The weight constant W
Thus, the multiplication operation is reduced to a left shift operation. The weight constant W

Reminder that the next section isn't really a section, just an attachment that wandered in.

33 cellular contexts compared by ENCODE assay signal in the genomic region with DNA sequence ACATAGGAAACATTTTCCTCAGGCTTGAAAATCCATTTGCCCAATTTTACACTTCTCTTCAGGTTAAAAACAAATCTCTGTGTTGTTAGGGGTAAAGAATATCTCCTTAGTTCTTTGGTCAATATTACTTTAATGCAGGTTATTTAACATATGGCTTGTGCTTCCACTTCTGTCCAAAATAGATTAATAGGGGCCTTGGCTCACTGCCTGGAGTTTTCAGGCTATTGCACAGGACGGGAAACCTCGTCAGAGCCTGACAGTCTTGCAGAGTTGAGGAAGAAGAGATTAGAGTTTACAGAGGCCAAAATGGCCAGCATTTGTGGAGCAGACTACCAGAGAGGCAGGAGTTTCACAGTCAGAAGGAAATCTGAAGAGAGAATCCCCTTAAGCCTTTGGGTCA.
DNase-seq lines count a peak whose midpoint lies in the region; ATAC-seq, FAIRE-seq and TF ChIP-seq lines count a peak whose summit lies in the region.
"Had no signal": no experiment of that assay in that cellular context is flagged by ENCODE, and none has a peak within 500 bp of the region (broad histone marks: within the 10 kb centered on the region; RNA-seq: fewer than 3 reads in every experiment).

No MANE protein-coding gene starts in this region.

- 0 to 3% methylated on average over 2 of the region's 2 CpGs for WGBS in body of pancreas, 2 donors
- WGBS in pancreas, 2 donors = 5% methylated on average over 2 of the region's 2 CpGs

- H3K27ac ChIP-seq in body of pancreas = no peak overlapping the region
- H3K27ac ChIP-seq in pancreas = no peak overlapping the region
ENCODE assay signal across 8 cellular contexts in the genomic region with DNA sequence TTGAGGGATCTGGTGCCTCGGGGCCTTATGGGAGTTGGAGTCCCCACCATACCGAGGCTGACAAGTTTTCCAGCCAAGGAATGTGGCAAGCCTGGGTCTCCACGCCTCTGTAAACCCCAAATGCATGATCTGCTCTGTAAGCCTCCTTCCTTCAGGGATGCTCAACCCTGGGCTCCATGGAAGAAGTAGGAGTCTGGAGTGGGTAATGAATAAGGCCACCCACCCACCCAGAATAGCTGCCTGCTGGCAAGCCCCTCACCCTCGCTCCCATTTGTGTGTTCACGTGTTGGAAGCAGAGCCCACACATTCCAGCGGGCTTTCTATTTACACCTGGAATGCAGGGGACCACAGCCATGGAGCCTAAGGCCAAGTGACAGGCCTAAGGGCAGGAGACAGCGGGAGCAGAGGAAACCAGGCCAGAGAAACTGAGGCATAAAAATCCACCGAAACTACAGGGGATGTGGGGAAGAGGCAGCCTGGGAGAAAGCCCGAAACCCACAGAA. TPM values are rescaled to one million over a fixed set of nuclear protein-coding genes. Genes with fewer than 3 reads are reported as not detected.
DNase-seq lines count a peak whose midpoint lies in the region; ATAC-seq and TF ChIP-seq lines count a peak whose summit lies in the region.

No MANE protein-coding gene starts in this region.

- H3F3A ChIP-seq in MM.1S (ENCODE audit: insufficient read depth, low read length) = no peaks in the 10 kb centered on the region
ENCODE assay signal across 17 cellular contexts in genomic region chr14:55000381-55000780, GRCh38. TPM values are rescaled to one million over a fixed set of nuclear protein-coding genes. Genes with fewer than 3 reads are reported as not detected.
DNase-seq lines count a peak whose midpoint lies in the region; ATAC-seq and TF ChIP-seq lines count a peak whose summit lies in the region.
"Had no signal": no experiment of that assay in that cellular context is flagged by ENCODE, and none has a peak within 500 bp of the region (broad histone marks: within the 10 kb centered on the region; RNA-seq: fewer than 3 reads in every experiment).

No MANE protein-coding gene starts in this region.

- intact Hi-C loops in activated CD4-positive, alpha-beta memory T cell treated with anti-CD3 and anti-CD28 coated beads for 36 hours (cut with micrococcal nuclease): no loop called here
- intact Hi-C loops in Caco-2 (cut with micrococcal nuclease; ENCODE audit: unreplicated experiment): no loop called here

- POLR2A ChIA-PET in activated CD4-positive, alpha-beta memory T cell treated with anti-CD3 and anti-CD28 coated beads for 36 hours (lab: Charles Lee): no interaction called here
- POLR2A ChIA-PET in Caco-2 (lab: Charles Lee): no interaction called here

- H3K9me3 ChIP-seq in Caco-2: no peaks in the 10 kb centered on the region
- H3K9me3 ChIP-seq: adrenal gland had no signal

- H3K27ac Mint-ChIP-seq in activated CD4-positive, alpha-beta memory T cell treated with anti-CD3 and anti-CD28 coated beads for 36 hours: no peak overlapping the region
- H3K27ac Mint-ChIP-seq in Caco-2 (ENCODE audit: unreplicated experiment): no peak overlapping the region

Thus, the multiplication operation is reduced to a right shift operation. Because shifting results in losing bits, the accuracy of the calculation may be reduced. To avoid a reduction in accuracy, fixed point arithmetic is implemented and the number of bits after the decimal is referred to as ACCURACY. The hardware implementation of the rate shaping algorithm can be expressed in pseudo code, for example purposes, as: //Hardware Implementation of Rate Shaping Algorithm: Executes every Δt. //PartI: Update Rate and Residue: Current_Rate=Previous_Rate+((C<<ACCURACY)<<Wra)−(Previous_Rate>>Wrb); If(Current_Rate<Initial_Rate) Current_Rate=Initial_Rate; Current_Residue=Previous_Residue+(Current_Rate−Desired_Rate); If(Current_Residue<0) Current_Residue=0; //PartII: Update the Switch: If(Current_Residue=0) Switch_Control=1; else Switch_Control=0; Previous_Rate=Current_Rate; Previous_Residue=Current_Residue; In an embodiment, the rate shaping algorithm is implemented in an environment that utilizes variable-length packets, for example an Ethernet environment, however, the rate shaping algorithm can also be implemented in an environment that utilizes fixed-length cells (or packets), for example, an asynchronous transfer mode (ATM) environment. Although the algorithm implemented herein is used to accomplish rate shaping, the algorithm can be used to accomplish rate limiting or any other rate control technique. When the algorithm is used for rate limiting, packets are dropped when the Current_Residue is below a threshold (i.e., zero) and transmitted when the Current_Residue is above the threshold. In the embodiments of the algorithm described above, the sum of the error between the current rate and the desired rate is calculated in a specific manner using the provided equations. However, it should be understood that the sum of the error between the current rate and the desired rate may be calculated in different ways without deviating from the scope and spirit of the invention that is described herein and claimed below. Whether the rate shaping algorithm is implemented in hardware or software, the performance of the algorithm can be easily adjusted by simply adjusting any of the user input fields, Initial_Rate, Desired_Rate, Δt, and N The rate shaping algorithm can be implemented on a macro level, where the switch represents a node in a network or on an lower level where the switch controls the dispatch function from a particular buffer. Further, the switch can be any mechanism that controls the flow of packets onto a link. Although specific embodiments of the invention have been described and illustrated, the invention is not limited to the specific forms and arrangements of parts so described and illustrated. The invention is limited only by the claims. Patent Citations